Atlanta’s latest coronavirus updates: Tuesday, March 24

A quick roundup of what's happening in metro Atlanta and what you may have missed

Atlanta coronavirus COVID-19 updates
An empty parking lot at Perimeter Mall in Dunwoody. The mall is now temporarily closed due to COVID-19.

Photograph by Kevin C. Cox/Getty Images

On Monday, Mayor Keisha Lance Bottoms called for Atlantans to stay at home unless absolutely necessary to leave, while Governor Brian Kemp called for only called for high-risk persons to shelter in place. Here’s your Tuesday morning update:

• There are now 800 confirmed COVID-19 cases in Georgia. 26 people have died. [GA Dept. of Public Health]

• Mayor Keisha Lance Bottoms has issued a 14-day “stay-at-home” order that orders Atlanta residents to stay in their homes with the exception of trips to or work at “essential businesses,” grocery/hardware stores, parks and the BeltLine, and restaurants for takeout. Businesses are directed to “cease non-essential operations at physical locations” and prohibits any nonessential gatherings. You can still walk your dog. Banks, gas stations, and laundromats will remain operational. You can still call a plumber. If your doctor or dentist is seeing patients, you can still go. [AJC]

• Meanwhile, statewide, Governor Brian Kemp ordered only those that are at an increased risk of contracting COVID-19—the elderly and those with underlying medical conditions—to shelter in place. His executive order also requires businesses (churches included) to close if they can’t limit crowds to 10 people or less. Gatherings of more than 10 are prohibited unless the patrons can keep 6-feet apart at all times. Bars and nightclubs are required to close. On Tuesday morning, Kemp explained his reasoning on WSB Radio. The AJC reports that Kemp said, “The community is going to stop this virus. It’s not going to be the government or a medical provider right now. Until we find the vaccine or a cure for this, and that is months if not years away, society can stop the spread of this and contain it. . . . We’ve got to deal with [the virus]. But we also have to keep our economy going where it’s reasonable and make sure we don’t have bad social outcomes.”  [AJC 1/AJC 2]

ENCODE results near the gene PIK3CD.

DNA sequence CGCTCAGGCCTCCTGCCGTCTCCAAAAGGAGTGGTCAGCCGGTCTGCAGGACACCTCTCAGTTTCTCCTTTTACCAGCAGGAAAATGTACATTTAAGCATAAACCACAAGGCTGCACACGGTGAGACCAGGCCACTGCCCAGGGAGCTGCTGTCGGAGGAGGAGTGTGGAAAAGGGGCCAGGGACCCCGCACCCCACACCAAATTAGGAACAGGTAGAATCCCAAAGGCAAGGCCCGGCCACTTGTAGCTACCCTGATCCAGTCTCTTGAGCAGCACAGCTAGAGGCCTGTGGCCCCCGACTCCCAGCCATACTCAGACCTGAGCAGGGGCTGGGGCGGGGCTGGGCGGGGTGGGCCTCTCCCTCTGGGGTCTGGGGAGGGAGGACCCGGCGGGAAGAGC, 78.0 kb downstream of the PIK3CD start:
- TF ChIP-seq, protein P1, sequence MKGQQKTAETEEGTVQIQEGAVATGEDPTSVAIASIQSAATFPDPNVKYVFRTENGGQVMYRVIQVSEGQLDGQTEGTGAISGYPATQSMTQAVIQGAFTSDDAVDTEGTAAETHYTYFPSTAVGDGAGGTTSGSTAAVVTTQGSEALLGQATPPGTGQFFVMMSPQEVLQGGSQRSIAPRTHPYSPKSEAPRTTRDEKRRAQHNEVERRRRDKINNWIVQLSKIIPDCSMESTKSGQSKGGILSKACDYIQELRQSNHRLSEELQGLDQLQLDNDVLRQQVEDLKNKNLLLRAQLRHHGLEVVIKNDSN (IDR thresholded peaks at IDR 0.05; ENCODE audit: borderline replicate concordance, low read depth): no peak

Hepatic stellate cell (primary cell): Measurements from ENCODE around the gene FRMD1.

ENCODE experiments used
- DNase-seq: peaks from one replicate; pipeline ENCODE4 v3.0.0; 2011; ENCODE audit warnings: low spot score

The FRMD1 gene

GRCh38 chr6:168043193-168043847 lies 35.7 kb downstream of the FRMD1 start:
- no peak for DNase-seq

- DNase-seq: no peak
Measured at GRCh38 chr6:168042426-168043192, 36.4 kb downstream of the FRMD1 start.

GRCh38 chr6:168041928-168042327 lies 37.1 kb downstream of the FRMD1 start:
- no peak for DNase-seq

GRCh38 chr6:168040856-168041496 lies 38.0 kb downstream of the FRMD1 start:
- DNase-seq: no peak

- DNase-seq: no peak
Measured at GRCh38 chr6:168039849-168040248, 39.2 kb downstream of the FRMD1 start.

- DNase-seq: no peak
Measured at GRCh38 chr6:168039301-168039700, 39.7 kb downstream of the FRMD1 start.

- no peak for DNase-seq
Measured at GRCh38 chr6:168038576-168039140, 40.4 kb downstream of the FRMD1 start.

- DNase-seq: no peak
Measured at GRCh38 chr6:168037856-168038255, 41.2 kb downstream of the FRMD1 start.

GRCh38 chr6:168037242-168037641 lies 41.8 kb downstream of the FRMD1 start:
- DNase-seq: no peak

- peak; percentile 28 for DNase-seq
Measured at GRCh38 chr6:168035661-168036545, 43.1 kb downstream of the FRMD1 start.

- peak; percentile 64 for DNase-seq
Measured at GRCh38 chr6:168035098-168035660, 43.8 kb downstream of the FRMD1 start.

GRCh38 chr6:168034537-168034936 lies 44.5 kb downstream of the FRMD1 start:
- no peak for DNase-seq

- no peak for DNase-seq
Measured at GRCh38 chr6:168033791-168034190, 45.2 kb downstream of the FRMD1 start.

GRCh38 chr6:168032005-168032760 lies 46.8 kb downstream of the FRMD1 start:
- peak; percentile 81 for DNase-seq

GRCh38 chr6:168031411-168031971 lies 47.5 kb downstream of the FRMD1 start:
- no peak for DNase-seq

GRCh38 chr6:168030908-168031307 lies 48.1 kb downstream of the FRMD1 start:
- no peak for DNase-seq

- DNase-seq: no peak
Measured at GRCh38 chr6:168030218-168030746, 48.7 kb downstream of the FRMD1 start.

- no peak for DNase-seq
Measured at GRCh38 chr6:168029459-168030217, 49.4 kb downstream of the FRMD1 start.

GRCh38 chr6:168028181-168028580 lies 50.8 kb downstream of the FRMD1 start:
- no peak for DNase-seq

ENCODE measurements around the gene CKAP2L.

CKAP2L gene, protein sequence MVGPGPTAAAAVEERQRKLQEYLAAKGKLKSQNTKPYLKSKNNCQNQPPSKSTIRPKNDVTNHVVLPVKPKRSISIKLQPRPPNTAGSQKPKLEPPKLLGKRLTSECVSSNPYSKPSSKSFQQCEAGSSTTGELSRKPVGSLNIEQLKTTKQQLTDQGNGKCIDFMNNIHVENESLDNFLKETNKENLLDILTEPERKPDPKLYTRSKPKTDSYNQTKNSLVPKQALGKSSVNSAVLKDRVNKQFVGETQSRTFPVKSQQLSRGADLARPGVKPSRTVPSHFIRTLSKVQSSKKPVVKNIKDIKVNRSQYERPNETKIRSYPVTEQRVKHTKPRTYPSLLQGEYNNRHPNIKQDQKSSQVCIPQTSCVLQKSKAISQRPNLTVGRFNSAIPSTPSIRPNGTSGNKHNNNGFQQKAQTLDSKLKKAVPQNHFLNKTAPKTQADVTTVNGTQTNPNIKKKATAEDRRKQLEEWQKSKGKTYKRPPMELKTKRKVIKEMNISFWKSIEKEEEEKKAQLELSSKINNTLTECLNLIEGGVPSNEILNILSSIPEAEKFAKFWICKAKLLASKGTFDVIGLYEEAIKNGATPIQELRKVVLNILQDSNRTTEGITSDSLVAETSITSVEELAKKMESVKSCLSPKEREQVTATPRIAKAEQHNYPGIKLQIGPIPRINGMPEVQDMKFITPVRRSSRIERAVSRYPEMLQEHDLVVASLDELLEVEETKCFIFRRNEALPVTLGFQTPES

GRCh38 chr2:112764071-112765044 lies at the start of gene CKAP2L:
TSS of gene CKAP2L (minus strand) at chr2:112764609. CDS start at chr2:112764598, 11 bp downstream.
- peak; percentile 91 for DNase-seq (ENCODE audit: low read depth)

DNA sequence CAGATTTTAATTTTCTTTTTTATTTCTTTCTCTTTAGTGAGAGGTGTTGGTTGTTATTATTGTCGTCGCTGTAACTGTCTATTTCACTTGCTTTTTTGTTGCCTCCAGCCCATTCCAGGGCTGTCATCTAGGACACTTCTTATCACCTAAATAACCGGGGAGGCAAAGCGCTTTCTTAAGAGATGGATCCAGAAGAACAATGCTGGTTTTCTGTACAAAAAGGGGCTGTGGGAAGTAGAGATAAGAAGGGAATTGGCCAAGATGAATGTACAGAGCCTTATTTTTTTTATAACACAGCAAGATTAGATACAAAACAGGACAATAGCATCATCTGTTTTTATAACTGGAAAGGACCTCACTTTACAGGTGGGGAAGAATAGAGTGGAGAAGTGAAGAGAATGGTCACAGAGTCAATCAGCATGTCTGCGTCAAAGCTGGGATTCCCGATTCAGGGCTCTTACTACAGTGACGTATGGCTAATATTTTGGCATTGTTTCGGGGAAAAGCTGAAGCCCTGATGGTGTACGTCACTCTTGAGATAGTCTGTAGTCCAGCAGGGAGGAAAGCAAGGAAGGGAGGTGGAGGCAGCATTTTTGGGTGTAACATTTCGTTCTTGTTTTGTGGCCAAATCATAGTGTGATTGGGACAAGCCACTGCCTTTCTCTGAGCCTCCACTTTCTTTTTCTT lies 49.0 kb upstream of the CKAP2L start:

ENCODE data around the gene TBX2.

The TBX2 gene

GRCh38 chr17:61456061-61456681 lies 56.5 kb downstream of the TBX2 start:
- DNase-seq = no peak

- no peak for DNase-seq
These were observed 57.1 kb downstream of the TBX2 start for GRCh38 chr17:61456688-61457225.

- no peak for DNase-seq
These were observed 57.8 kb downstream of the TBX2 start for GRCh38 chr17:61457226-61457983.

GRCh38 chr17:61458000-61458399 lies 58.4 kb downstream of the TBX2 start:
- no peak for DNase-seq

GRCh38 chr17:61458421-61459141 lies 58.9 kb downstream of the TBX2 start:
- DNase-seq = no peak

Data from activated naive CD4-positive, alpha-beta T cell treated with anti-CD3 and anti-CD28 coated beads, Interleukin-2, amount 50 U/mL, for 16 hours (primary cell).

• However, some are speaking out against Kemp’s actions—including the AJC editorial board—saying they are not strict enough while other states are issuing shelter-in-place orders for all residents. The AJC compares Georgia’s response to Ohio’s, which has about 1 million more people than Georgia but has a little over half as many confirmed cases and only 6 deaths compared to our state’s 26, noting their governor’s swift actions in closing schools, events, businesses, and requiring shelter-in-place. “Georgia’s cities and counties became a patchwork of confusing decisions and policies,” the AJC editorial says. “Requiring local governments to draft and pass their own orders is inefficient. The governor should draft an order that is mandatory in any county with deaths or where local officials adopted it. It’s time to stop leaving communities to draft their own.” Dr. Carlos del Rio, an associate executive dean for Emory at Grady and the infectious disease expert we interviewed for this story several weeks ago has also been warning that stronger actions must be taken before Georgia’s hospitals are overwhelmed. And following a presentation from del Rio, the Georgia Municipal Association is asking every city in Georgia to declare a state of emergency and shut down nonessential businesses. [AJC/11Alive/AJC]